SOUTH PORTLAND — The city is seeking input from commercial fisherman to help craft redevelopment plans for its public pier.
South Portland has been considering ways to improve the Portland Street Pier to better accommodate commercial fishermen and widen their reach to include the fast-growing aquaculture market.
A stakeholder meeting is set to take place March 19, from 5-7 p.m., at the Gulf of Maine Research Institute in Portland.
The pier, in Ferry Village, has been city-owned since the 19th century, when it was constructed for shipbuilding. The property now leases 15 slips to lobster and tuna fishermen from April-November. Revenue from those leases ranges from $20,000 to $25,000, on which the city breaks even, Assistant City Manager Joshua Reny has said.
As a result, the pier is not self-sustaining. Challenges also include maintenance and security, he added.
The city hired consulting and engineering firm GEI Consultants of Portland last November to conduct a site assessment and feasibility analysis, and to provide a conceptual design. The consulting work will cost nearly $47,000 and is being paid for by a Maine Coastal Program grant awarded last spring.
In an overview of what are likely important considerations for the project, Sam Merrill of GEI said in a December meeting the structural framework is strong, although cosmetic improvements are needed. Expansion should also be considered, he said.
Merrill added issues such as dredging, cold storage, the dimensions and the number of slips allowed all must be decided, as well as how to best mitigate wind currents.
Reny said the big picture includes economic development, and opportunities the pier could create for the city.
Scarborough lobsterman Rick Sullivan, who is now semi-retired and hauls about 200 traps off a 32-foot boat, has used the dock for about 30 years to set and take up his gear. He said ideally, the pier should be widened and made into a year-round wharf. He said if the area around the pier is dredged, it could be used year-round and would attract more fishermen.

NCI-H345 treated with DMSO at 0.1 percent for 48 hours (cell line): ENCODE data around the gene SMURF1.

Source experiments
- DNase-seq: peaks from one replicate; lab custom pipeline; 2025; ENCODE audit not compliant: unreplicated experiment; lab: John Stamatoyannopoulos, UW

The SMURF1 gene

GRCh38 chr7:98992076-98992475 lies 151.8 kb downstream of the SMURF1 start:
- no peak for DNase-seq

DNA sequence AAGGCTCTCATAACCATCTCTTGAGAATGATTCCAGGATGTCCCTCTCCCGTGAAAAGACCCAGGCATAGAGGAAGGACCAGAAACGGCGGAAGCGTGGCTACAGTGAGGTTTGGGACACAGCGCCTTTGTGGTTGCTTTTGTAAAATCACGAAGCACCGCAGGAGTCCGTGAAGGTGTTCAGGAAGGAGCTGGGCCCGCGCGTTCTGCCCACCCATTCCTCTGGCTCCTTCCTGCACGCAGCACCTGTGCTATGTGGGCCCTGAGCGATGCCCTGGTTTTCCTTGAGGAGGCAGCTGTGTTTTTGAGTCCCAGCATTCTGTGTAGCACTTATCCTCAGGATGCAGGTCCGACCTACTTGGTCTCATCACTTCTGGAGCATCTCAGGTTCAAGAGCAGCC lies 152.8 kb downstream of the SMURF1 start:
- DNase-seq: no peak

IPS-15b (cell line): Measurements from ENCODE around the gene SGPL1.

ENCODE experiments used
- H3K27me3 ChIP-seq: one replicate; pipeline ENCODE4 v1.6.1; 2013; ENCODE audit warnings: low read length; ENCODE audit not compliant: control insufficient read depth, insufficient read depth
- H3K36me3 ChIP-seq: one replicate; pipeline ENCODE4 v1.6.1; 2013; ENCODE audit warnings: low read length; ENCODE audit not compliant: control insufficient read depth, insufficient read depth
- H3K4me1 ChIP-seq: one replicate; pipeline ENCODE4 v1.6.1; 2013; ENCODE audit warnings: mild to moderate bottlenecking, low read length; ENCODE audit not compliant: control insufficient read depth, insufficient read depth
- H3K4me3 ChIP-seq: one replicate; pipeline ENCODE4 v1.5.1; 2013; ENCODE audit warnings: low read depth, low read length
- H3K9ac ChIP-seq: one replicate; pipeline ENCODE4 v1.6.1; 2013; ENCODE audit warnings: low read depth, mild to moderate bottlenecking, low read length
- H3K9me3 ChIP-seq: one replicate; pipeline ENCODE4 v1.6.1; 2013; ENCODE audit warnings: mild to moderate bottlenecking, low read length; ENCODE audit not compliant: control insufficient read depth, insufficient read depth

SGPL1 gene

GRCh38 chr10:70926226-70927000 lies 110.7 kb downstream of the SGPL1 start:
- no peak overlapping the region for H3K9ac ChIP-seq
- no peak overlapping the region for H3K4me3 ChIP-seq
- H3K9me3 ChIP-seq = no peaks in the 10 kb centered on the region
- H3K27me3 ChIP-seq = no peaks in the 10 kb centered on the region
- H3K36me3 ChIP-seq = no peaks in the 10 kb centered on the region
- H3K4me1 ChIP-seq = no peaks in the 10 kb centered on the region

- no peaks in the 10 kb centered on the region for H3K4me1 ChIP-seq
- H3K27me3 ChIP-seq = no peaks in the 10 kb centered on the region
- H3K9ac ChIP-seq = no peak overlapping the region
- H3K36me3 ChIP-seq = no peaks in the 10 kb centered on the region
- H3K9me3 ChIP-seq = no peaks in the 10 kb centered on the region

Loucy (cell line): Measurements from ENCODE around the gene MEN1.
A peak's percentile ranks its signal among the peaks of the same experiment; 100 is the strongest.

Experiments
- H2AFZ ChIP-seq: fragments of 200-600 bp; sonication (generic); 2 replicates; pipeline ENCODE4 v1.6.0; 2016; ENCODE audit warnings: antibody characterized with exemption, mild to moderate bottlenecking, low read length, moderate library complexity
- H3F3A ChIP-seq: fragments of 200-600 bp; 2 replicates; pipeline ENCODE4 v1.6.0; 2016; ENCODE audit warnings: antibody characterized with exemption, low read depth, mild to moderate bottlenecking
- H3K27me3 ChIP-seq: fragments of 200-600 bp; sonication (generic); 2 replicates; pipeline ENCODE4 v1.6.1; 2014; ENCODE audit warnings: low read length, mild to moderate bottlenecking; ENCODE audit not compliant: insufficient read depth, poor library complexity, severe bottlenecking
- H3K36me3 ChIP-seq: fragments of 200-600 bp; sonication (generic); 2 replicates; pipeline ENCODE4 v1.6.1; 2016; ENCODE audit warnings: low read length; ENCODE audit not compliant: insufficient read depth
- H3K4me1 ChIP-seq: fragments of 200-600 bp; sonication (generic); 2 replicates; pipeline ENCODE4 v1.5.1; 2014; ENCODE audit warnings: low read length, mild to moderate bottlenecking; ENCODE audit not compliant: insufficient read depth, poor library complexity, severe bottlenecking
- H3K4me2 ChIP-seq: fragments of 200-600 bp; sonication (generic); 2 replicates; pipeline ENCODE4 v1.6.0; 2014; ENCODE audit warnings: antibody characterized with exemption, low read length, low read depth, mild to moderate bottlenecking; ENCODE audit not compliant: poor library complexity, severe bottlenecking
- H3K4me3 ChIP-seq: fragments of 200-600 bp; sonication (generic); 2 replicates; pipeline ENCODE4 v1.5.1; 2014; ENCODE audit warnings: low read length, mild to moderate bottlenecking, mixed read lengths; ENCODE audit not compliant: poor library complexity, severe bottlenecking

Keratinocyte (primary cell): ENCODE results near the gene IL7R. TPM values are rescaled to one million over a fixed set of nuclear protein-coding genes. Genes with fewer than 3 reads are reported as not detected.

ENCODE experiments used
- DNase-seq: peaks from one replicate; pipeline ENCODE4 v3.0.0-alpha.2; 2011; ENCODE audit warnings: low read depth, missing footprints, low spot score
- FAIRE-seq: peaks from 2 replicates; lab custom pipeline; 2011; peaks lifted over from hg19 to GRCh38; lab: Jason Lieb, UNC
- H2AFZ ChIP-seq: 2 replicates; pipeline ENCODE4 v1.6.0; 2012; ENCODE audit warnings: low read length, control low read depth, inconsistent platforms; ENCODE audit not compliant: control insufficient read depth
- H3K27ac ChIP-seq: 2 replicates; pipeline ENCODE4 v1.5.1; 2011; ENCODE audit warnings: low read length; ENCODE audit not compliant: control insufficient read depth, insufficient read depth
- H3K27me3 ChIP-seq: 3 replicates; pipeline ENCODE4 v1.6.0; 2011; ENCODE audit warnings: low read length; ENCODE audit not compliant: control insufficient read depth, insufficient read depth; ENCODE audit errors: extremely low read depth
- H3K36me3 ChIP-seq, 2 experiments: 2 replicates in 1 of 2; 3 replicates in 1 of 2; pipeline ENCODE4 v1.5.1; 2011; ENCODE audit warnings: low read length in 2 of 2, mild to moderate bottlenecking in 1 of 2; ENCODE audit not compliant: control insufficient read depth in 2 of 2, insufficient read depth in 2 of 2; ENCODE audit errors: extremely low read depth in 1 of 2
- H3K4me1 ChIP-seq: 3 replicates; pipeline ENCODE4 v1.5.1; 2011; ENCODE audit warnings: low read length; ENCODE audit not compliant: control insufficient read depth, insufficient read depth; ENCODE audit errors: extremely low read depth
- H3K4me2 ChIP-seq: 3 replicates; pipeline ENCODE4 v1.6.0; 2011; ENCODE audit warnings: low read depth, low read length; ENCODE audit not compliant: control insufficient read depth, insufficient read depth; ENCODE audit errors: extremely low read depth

Chris Vonderweidt, GMRI aquaculture program manager, shared with the city data from a study on the market outlook for aquaculture programs in the state. In support of the initiative, the quaculture program is conducting a comprehensive industry needs assessment and meeting with stakeholders from the aquaculture and commercial fishing industries to understand their needs and how they may use the pier.
GMRI is involved because it works with working waterfronts on economic development, and Vonderweidt said within 10 miles of the pier there are 50 start-up sites as well as six commercial leases to grow mussels, oysters and kelp.
The city is considering allowing designated space for aquaculture farmers to use the pier, but one aquaculture farmer in attendance said it is a year-round, everyday business, so seasonal facilities and seasonal access are automatic disadvantages.
The city, consultants, and fishermen must identify a functional design that supports all needs, he said. Designs may be for half commercial fishing use and half aquaculture, or two piers may be built to accommodate both uses, GEI consultant Varoujan Hagopian suggested duting a December meeting.
He added the breakwater needs to be bigger, and must adequately protect the pier. He said a rock breakwater takes up a lot of space, and a wave screen would offer the same protection from the winds and use less space.
Hagopian acknowledged parking at the pier will be an issue, and the design will have to be creative in looking at the area, and not just the property’s boundary lines. The properties on either side of the pier are privately owned, he noted.
South Portland’s public pier at Portland Street will be redeveloped to better serve the city and residents, including commercial fishermen.